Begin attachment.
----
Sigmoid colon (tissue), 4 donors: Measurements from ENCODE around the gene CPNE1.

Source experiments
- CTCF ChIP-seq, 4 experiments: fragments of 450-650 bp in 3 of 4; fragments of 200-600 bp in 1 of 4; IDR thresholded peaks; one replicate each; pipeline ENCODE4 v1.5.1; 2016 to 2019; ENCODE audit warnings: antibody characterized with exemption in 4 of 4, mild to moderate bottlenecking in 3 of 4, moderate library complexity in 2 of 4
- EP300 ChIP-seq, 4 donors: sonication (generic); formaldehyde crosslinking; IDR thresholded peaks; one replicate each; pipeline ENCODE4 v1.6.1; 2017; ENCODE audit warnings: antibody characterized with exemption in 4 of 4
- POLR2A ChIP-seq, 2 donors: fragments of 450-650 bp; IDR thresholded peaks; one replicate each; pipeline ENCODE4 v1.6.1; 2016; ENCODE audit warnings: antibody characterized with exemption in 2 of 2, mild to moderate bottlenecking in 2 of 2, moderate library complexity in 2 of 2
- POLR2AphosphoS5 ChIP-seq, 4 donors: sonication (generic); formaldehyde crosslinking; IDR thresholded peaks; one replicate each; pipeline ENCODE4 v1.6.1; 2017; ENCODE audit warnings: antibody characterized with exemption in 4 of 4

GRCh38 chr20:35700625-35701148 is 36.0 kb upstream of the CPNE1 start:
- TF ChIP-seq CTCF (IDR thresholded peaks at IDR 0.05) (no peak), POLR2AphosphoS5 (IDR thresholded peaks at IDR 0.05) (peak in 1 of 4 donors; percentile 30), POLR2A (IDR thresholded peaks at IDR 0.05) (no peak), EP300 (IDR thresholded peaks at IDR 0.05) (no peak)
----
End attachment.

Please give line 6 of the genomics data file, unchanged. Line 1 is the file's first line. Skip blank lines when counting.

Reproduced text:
- POLR2AphosphoS5 ChIP-seq, 4 donors: sonication (generic); formaldehyde crosslinking; IDR thresholded peaks; one replicate each; pipeline ENCODE4 v1.6.1; 2017; ENCODE audit warnings: antibody characterized with exemption in 4 of 4